- The panel are shown a picture of a robot with a shirt on it and asked what the robot is designed to do. It is designed to iron the shirt by puffing it up. Stephen is about to go on about the robot but then claims he is thirsty and calls for drinks. The drinks are carried over by Asimo, the world's most advanced humanoid robot. He can talk, walk, go up and down stairs, and run. He can also recognise people, objects and gestures. He can calculate distances, the direction of movement and create flexible routes to a destination. He can understand 50 different calls and greetings, plus 30 different commands. Stephen says he deserves points, but Asimo says that what he really wants is to dance with Jo, so Asimo does. The fact that Asimo's name sounds similar to sci-fi novelist Isaac Asimov is a coincidence. The name comes from "asi", the Japanese for "feet", and "mo", short for "movement".
- Nobody Knows: No-one knows exactly how many piano tuners there are in the UK - not even the British Association of Piano Tuners. Their best guess is between 1,000 and 10,000. This is partly because there are few full-time piano tuners. Alan gets the bonus.
- XL: On a clock face the two hands over lap 22 times a day. This is because you lose one hour's rotation every 12 hours. It takes the minute hand just over 65 minutes to catch up with the hour hand. There are 1440 minutes in a day, and divided by 65 it equals 22.15. (Forfeit: 24)
- XL: The biggest clock face in Britain is the one on the Shell Mex building on The Strand, which is currently used as the HQ for the Penguin Group, the publishing company. The second biggest is the Royal Liver Building Clock on the Liver Building in Liverpool. (Forfeit: Palace of Westminster)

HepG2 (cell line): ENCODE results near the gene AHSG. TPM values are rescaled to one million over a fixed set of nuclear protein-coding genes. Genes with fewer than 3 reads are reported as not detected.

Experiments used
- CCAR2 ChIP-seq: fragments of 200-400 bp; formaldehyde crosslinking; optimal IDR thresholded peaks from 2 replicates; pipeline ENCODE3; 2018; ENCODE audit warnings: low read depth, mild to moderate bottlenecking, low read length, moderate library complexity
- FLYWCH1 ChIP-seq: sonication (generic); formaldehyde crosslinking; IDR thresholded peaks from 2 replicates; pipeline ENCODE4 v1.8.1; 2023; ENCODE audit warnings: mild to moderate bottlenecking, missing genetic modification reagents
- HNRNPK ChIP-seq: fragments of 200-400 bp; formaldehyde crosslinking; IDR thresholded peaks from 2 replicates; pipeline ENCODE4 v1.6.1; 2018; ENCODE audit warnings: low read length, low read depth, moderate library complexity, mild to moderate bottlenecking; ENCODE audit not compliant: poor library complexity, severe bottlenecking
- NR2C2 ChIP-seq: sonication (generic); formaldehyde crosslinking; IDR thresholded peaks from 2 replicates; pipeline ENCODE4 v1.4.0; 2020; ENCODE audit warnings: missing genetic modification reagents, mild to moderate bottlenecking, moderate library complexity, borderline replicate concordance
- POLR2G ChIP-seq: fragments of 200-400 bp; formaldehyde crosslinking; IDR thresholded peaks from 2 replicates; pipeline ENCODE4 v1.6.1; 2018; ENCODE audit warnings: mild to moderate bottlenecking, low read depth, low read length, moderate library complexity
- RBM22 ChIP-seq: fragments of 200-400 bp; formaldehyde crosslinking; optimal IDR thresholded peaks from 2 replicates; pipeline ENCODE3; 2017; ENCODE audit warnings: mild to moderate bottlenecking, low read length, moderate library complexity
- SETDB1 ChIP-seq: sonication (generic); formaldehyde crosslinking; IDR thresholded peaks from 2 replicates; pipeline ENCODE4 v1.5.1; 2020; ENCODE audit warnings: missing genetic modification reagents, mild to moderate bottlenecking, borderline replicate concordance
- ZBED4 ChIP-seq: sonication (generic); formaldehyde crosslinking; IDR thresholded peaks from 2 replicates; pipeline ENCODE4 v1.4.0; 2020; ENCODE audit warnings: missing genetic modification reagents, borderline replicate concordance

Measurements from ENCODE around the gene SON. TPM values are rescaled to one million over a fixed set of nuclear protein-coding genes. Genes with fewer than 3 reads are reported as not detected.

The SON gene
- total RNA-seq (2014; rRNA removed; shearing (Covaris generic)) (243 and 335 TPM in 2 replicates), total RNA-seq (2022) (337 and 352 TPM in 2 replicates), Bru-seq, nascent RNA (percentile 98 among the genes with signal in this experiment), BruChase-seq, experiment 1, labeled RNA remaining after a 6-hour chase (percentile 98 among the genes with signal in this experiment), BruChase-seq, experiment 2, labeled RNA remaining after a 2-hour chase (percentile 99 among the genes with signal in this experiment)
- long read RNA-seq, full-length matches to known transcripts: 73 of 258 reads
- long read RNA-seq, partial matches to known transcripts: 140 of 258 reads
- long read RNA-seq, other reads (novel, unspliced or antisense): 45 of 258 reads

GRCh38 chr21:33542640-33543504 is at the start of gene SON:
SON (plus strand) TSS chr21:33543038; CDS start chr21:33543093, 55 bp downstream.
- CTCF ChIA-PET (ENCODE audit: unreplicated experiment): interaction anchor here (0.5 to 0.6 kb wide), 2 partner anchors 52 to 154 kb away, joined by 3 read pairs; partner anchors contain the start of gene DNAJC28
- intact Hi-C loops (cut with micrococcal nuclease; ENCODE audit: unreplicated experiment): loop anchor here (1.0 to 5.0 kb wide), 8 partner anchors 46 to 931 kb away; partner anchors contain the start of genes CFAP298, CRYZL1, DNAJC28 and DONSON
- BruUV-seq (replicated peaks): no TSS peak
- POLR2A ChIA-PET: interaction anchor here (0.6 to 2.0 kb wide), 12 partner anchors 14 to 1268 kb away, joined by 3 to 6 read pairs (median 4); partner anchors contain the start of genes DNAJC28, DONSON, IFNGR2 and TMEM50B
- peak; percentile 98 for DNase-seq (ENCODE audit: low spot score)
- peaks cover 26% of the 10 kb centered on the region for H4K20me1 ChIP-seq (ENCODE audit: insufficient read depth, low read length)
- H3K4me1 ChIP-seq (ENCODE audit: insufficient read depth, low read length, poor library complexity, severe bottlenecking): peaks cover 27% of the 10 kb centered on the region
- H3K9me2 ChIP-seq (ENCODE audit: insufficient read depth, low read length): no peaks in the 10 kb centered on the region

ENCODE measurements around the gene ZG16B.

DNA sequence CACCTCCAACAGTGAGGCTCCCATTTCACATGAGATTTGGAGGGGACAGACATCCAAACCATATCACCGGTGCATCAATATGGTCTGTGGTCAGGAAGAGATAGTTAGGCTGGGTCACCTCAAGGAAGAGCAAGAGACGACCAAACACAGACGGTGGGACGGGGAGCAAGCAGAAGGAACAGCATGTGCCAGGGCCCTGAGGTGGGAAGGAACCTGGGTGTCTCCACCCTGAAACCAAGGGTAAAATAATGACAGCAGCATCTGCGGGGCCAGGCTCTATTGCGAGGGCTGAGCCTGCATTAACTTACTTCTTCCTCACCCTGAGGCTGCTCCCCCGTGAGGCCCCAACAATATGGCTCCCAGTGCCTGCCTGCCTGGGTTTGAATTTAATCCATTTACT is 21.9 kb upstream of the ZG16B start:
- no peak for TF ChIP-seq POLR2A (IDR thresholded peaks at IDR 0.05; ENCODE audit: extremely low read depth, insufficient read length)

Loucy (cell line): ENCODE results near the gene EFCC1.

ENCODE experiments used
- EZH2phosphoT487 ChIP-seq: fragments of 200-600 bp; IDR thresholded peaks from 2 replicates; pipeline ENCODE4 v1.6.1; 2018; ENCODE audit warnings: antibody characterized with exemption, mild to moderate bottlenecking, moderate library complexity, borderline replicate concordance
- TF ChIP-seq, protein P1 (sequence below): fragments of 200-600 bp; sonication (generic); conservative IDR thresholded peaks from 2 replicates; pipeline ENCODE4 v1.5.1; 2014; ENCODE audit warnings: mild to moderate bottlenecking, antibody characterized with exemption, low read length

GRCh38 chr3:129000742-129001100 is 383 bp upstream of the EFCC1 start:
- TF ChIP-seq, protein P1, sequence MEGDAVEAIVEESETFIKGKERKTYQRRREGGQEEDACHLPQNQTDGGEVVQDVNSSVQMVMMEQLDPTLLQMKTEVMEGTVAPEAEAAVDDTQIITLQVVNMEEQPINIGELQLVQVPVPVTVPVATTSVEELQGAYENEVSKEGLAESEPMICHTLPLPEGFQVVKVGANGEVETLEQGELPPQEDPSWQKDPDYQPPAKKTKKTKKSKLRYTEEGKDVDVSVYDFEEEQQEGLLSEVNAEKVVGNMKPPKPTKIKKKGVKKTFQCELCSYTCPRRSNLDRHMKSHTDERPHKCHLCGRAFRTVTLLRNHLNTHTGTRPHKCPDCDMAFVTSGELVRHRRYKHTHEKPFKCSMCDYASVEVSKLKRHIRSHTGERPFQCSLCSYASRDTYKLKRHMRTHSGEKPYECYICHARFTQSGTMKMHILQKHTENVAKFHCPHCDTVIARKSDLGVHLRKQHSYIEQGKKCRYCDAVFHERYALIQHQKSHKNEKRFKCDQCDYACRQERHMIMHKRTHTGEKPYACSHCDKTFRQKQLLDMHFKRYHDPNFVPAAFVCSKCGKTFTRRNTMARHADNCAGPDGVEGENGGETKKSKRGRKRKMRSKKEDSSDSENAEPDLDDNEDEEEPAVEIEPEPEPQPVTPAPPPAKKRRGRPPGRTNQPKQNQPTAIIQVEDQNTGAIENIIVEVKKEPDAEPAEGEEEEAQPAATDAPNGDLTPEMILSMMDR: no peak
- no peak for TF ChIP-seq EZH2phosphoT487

- Time immemorial began on 6th July 1189, the day King Richard I was coroneted. Time immemorial means that if you can date something since then you do not need to re-justify doing it again. It was decided that the first statute of Westminster which began a few years later, defined his reign as the limit of legal memory.
- XL: The job of the breakman in a bobsleigh race is to give the bobsleigh the hardest push to make it travel fast. You are not allowed to apply the break on the bobsleigh during a race as it damages the ice. Other versions of bobsleighing include the luge which involves one person feet first going down the run, and the skeleton which involves one person head first going down the run. (Forfeit: Braking)
- XL: The Caribbean country which came 29th in the 1988 Winter Olympics was the Dutch Lesser Antilles, which stopped being a country in 2010. The national anthem of the Dutch Lesser Antilles was called "Anthem Without a Title". Jamaica came 30th. (Forfeit: Jamaica)
- Friday 2nd December 2011
- BBC Two
- 30 minutes
Cast & crew
|Stephen Fry||Host / Presenter|
|Alan Davies||Regular Panellist|
|John Mitchinson||Question Writer|
|Justin Pollard||Question Writer|
|James Harkin||Question Writer|
|Molly Oldfield||Question Writer|
|Andrew Hunter Murray||Question Writer|
|David Morley (as Dave Morley)||Executive Producer|
|Ruby Kuraishe||Executive Producer|
|Jonathan Paul Green||Production Designer|